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Mostly Ghostly the Prophecy

by Susan Brown (Age: 58)
copyright 09-13-2009


Age Rating: 7 +
Mostly Ghostly the Prophecy


Spooky
"uaigneach"
dark and lingering

welt raising
eternal
the sound of dead cold white casket silence
breathes deep

...its Halloween
"Oiche Shamhna"

a siren steps out of the shadow of gloom
and speaks
my name is
Colleen

I have the desire to lend a candle
to the darkest of pitch
peel the wolf from his matted fur

we didn't know enough to be afraid

stiletto shimmering
and wavering ghostly thin
she seriously mesmerizes
as she disturbs

All these black marketing lies
you foolish blokes
in turn
one by one, each

will follow you
into an earthly
worm riddled grave
much like me

dark and lingering
eternal
you too shall remain
addressing, upon Halloween

"Oiche Shamhna"
we didn't know enough to be afraid

tonight
dead cold white casket
silence
breathes

I have the desire to lend a candle
to the darkest of pitch
peel the wolf from his matted fur

switchblade mean
my illuminating
blood curdling
incarcerated scream

tool scraping naught
and needy
with your hellish lifestyle
you too shall reap

her ramshackle coach pulled up our woody lane
moaning stone lonely wretchedly marked
her final question
is always the same,

"duine"
where is your faith?
that's when we knew
we needed to be very, very, afraid


~~~
Authors note: prophecy flies
trans-parent-ly
through all forms of cauldron
folklore
pure blarney
this "windee" stain

Happy
"Oiche Shamhna!"


~ Irish ~
uaigneach- spooky
duine- human being
Oiche Shamhna- Halloween
windee- window







Visitor Reads: 1426
Total Reads: 1474
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        10-28-2012     Frank Fields        

So, with the tickle in my mailbox, of course I had to see what you were trying to do to our heads, now. (Meant in the most complimentary way, that was. ^_^) And I come to find that the notes I made 3 years ago are still valid. For me, at any rate.

I can't know, of course what edits were made, but I sense that this work reads more smoothly than before and has acquired a subtle tone or message. It's still a very good piece, Susan, and has many layers.

Thanks for bringing it out to share. ^^

Frank :)

        10-31-2010     Deborah Thomas        

(shivers) Enjoyed much. Especially like the Irish lending itself to the mystery and spookiness of the piece.
Debbie

        11-01-2009     Lonnie Kornoely        

Susan this is a well written with a hard subject a celtic Halloween it adds much more of a chalange. You did a great job it was fun yet spooky read.

        10-14-2009     Richard Reed Jr        

Celtic Halloween, spooky indeed. The night when the dead and the living crossed paths. Thee night when futures were told. The havest and the end of summer and the beginning of a cold, cold winter. This write carries the origins accross the years from the Celts to the Romans, and finally to the Catholic All Saints Day in very fine style aqnd tradition. Bravo

Rich

        10-05-2009     Frank Fields        

Susan ^^

For some of us, these kinds of visions and thoughts extend before and beyond All Hallows Eve. Excellent conjuring with a skillful touch of writer/artist.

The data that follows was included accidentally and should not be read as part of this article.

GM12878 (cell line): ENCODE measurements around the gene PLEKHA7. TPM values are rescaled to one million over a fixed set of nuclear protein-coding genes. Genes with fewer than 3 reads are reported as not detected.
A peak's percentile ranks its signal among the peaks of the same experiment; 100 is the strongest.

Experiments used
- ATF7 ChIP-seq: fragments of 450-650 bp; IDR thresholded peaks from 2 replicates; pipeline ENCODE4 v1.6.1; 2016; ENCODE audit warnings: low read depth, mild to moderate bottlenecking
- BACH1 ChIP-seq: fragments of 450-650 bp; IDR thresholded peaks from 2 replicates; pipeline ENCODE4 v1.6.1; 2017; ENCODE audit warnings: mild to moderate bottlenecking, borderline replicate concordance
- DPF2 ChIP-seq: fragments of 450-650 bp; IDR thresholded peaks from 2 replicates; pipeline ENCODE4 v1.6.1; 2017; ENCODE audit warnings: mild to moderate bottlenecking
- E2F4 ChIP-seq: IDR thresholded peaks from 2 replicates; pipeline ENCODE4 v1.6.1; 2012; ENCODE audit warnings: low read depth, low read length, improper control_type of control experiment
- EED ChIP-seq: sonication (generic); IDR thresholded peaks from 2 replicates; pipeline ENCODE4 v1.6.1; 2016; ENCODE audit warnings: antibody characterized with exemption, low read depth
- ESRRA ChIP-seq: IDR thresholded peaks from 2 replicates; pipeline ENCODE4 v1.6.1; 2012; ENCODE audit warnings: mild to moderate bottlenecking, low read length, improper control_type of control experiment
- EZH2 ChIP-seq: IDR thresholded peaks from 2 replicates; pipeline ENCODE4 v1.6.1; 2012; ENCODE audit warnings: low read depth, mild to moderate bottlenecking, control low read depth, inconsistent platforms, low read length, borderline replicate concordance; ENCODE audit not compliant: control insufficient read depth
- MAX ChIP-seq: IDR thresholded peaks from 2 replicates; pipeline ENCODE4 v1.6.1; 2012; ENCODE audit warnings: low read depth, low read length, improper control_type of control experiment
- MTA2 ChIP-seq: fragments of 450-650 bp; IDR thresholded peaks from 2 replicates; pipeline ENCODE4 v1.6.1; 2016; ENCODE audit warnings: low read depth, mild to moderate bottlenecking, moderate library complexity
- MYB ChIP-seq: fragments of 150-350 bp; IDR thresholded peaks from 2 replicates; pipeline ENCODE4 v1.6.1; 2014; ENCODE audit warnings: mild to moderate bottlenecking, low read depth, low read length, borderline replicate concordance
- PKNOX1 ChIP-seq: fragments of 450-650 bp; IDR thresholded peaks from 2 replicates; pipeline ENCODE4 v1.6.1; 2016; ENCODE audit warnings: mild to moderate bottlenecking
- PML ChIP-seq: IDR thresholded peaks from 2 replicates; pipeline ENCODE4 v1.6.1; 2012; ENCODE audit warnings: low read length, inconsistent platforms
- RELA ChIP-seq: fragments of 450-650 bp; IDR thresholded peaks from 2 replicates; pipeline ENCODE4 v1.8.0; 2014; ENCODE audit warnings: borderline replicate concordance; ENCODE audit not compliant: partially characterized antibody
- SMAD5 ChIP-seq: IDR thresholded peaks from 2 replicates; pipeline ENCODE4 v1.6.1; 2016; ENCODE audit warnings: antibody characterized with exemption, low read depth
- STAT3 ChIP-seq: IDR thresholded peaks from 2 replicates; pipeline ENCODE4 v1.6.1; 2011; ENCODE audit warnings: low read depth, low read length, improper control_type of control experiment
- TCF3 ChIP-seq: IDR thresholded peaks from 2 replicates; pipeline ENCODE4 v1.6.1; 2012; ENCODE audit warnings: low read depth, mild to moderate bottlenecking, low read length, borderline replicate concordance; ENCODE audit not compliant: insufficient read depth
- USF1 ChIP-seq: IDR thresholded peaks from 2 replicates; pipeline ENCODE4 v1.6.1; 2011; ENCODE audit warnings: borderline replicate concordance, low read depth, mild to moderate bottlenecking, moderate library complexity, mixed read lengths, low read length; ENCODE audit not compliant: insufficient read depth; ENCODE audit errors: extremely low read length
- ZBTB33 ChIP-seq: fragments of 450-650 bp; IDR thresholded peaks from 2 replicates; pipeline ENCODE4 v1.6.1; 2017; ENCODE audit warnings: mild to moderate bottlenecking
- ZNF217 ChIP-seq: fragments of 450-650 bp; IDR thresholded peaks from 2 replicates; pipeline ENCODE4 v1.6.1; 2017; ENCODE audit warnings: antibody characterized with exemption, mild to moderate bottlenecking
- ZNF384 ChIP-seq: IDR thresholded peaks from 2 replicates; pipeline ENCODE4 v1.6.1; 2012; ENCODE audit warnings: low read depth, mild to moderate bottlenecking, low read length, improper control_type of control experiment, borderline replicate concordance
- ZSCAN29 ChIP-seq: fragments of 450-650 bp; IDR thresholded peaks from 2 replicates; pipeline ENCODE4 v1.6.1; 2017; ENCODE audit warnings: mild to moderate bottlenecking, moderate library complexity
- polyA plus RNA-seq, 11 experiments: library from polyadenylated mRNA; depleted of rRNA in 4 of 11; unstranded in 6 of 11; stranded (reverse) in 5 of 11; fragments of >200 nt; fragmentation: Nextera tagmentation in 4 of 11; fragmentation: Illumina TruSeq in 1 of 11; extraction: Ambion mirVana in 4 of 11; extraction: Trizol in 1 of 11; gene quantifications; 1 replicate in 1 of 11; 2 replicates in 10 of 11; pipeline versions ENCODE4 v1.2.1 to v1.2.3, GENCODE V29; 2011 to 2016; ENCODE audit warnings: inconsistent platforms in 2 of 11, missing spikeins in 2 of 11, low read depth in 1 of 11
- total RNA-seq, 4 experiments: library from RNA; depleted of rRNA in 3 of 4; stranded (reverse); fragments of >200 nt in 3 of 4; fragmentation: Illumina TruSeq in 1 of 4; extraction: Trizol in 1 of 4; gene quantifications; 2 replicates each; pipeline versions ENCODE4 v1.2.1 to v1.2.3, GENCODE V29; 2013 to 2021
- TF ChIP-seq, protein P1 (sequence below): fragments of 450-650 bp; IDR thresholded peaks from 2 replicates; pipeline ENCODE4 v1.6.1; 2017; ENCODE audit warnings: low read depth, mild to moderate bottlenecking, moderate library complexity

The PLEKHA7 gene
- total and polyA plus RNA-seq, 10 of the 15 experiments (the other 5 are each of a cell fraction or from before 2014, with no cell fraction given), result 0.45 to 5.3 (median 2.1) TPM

This work may best be read in a room that's not so dark and perhaps with at least one other person nearby....

^_~

Frank :)

        09-25-2009     Alan Reed        

Not sure how I missed this Irish grime. Love you Susan for setting the tone for the upcoming party "witch" many of us enjoy for its pure fantasy and pleasure in masquerading and havin' a wonderful treats - where most will be goblin' and bobin' apples and drinking Irish soda/coffees. Beware the ghouls too. We might get them to Pog mo Thoin.

        09-24-2009     Jordan Screws        

An interesting poem on the upcoming season of Halloween. I have not seen a poem like this in some time... it seems to hearken back to the old-fashioned Halloween complete with witches, jack-o-lanterns and whatnot. As a college student, I eschew the mystical aspect in favor of the more modern version of costumes (Resident Evil being a particular favorite theme to dress like), but I kind of like the old version as well. My parents would probably be more familiar with your brand of Halloween, but I digress somewhat. Your poem captures the essence of the holiday as most people know it.

Before the advent of video games and other media, people dressed as pirates, cowboys, princes/princesses, etc. and looked at jack-o-lanterns and reveled in spooky tales. Costumes were a given, but the jack-o-lanterns and other regalia were indispensable. The spooky essence of Halloween is preserved here for all to see. My esteemed compatriot Raja beat me to critiquing the poetic essence, so instead of parroting him, I will second Mae's motion that you write a Halloween story of sorts. I would like to see that, and it would be just as good as this is.

        09-14-2009     Mae Futter Stein        

Nice poem Susan,
I'm not sure what type of poem it is, but I like the words as they fit the Halloween month for the season coming. You could write a story as I can tell it would be quite interesting. I am patiently awaiting for more, and more. Nice job.
Mae

        09-13-2009     Raja Sharma        

Hello Susan,
Rarely do one comes across , today, a poetic creation that teems with poetic elements, thus raising poetry higher than the content, and as a result carrying forward the banner of old poetry. I allude to the metaphorical and figurative use of language that I see in this poem.Highly praiseworthy!!!
I picked the lines which comfort with a certain sense of promise that convinces me that the poetic tradition of the past will never extinguish:
switchblade mean
my illuminating
blood curdling
incarcerated scream

Your diction is not only precise but almost indispensable.
Wonderful Write!!!
God bless you
Rajasir



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